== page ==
"Chewing the Eucharist is like torturing Jesus"?


#1

A lapsed Catholic (now protestant) who argues online against the Catholic faith said this today...

*I was required to swallow the eucharistic host whole for many years. Chewing was like torturing Jesus, we were told. *

Were people ever really required to swallow the host whole?
I've heard some talk about this teaching before. My question is, what was the extent of this teaching in the Church? Was it widespread, official teaching or false teaching? Widely practiced, or not at all?

I understand the word "eat" translated from "trogane" actually means to 'gnaw', so I think we are instructed by our Lord to chew or 'gnaw' on His flesh in the Blessed Sacrament.


#2

[quote="Nigel7, post:1, topic:312808"]
A lapsed Catholic (now protestant) who argues online against the Catholic faith said this today...

Were people ever really required to swallow the host whole?
I've heard some talk about this teaching before. My question is, what was the extent of this teaching in the Church? Was it widespread, official teaching or false teaching? Widely practiced, or not at all?

I understand the word "eat" translated from "trogane" actually means to 'gnaw', so I think we are instructed by our Lord to chew or 'gnaw' on His flesh in the Blessed Sacrament.

[/quote]

I sure hope we're allowed to chew! :eek: I play flute for the choir, and it would be really difficult to play accompaniment for the communion hymn if I still had the host in my mouth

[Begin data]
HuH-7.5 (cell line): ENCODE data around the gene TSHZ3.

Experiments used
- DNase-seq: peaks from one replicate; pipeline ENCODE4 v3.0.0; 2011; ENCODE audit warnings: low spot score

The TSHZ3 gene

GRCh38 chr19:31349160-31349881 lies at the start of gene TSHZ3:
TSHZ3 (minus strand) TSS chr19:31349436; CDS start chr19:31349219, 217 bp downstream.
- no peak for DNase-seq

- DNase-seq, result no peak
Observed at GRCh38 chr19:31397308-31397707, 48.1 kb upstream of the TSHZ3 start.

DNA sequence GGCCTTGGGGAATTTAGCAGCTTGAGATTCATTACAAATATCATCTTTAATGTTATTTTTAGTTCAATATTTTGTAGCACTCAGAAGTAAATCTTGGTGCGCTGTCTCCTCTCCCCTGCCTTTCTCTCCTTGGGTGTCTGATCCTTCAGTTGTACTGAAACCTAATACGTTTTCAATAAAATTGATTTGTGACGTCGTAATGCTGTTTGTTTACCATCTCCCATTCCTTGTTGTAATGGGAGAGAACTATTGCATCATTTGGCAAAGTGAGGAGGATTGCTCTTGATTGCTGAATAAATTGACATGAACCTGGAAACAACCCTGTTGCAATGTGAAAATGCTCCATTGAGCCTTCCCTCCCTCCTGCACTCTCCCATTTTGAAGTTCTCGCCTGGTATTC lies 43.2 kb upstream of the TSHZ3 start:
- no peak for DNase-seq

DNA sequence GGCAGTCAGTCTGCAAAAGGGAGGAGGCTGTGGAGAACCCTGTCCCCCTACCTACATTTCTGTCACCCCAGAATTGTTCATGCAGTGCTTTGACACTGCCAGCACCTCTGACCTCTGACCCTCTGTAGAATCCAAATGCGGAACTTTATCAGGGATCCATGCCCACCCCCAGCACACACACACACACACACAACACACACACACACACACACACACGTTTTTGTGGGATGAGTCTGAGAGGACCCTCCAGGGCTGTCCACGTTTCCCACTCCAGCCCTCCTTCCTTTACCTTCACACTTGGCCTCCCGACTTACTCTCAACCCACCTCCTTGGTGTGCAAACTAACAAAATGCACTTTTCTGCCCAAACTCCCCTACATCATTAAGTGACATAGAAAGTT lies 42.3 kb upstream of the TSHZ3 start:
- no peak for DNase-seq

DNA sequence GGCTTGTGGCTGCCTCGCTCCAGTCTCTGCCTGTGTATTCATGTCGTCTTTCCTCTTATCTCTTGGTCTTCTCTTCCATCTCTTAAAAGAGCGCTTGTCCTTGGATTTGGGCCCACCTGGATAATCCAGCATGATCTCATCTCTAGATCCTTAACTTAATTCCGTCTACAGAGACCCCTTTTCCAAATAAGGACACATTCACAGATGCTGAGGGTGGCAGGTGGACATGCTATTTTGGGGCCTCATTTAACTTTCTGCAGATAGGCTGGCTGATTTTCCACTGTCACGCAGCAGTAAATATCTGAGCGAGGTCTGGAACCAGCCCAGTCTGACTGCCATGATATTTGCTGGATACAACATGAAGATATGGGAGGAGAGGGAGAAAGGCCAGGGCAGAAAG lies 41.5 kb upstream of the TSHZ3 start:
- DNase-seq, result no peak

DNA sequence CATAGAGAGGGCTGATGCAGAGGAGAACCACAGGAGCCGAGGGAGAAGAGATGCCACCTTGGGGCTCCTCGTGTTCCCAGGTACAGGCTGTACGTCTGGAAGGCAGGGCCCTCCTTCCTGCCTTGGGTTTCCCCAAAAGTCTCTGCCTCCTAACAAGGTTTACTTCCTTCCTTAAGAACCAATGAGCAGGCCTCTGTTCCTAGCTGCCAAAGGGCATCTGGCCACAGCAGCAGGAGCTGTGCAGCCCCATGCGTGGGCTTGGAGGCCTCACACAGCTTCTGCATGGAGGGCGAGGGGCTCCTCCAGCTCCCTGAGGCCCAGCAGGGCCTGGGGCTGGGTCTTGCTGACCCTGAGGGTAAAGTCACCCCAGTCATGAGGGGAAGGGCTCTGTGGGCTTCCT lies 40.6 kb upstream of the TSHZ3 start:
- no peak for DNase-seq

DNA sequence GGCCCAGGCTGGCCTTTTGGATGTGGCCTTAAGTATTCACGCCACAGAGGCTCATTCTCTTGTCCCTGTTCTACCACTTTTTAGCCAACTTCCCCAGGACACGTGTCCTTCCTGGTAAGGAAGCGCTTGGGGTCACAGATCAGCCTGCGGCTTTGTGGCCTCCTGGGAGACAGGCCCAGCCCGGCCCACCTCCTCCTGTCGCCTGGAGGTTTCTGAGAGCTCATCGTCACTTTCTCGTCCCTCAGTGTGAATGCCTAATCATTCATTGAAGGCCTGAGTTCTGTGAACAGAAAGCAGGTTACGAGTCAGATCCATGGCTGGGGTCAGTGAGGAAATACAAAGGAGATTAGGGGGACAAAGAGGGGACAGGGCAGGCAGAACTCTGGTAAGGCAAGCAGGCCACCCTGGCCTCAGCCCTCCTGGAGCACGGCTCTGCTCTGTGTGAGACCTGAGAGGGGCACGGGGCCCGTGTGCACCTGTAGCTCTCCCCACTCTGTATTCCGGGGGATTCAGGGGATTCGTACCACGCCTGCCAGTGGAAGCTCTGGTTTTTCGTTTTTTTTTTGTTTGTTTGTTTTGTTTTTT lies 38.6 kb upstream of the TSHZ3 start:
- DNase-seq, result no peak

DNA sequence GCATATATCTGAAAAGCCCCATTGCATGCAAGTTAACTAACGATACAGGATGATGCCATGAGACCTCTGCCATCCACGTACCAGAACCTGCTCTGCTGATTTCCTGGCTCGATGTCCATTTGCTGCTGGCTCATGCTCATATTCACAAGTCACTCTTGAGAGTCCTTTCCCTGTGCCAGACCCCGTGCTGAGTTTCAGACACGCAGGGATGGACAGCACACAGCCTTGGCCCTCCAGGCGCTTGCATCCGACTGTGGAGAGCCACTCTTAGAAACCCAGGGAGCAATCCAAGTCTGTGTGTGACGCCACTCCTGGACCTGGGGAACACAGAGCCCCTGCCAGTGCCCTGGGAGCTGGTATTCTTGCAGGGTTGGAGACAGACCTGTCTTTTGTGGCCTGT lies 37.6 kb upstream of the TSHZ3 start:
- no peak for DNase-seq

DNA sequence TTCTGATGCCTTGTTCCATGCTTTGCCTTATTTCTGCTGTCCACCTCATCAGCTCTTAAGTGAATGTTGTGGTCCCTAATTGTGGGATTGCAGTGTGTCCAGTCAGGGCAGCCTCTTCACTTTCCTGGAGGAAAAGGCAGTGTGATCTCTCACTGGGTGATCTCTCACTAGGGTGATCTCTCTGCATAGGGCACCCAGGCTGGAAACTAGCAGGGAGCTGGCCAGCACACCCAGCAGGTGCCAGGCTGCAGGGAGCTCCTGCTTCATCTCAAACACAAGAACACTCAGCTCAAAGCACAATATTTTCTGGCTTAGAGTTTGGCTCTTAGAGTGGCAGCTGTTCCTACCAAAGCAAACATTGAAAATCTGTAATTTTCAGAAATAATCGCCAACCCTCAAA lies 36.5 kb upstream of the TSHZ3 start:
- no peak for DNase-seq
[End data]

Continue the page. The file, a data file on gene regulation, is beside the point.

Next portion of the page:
#3

At the Fraction in the Byzantine Mass the priest says, “Broken and divided is the Lamb of God, which is broken and not disunited, which is ever eaten and never consumed, but sanctifieth those that partake thereof.”

Chewing is not torture. If it was torture, so would be breaking the Host.


#4

[quote="Nigel7, post:1, topic:312808"]
A lapsed Catholic (now protestant) who argues online against the Catholic faith said this today...

Were people ever really required to swallow the host whole?
I've heard some talk about this teaching before. My question is, what was the extent of this teaching in the Church? Was it widespread, official teaching or false teaching? Widely practiced, or not at all?

I understand the word "eat" translated from "trogane" actually means to 'gnaw', so I think we are instructed by our Lord to chew or 'gnaw' on His flesh in the Blessed Sacrament.

[/quote]

Yes, when I took first communion (1967) we had to let the host dissolve on our tongue.

But in John chapter 6 Jesus says (like you have alluded to) that unless we eat, no indeed unless we gnaw on His flesh we will not have life within us.


#5

I believe it is a caution so that you will not loose a portion.

Baltimore Catechism No. 3

Q. 915. What should we be particular about when receiving Holy Communion?
A. When receiving Holy Communion we should be particular:[INDENT] 1. About the respectful manner in which we approach and return from the altar;
2. About our personal appearance, especially neatness and cleanliness;
3. About raising our head, opening our mouth and putting forth the tongue in the proper manner;
4. About swallowing the Sacred Host;
5. About removing it carefully with the tongue, in case it should stick to the mouth, but never with the finger under any circumstances.

[/INDENT]Baltimore Catechism No. 4

Q. 250
... However, the particle that is given to the people is about the size of a twenty-five-cent piece, so that they can swallow it before it melts. In receiving Holy Communion you must never let it entirely dissolve in your mouth, for if you do not swallow it you will not receive Holy Communion at all. ...


#6

Yes! In Catholic grade school in the 1940's - 50's we were instructed by Sisters of N.D. to swallow the Host whole, NEVER CHEW.


#7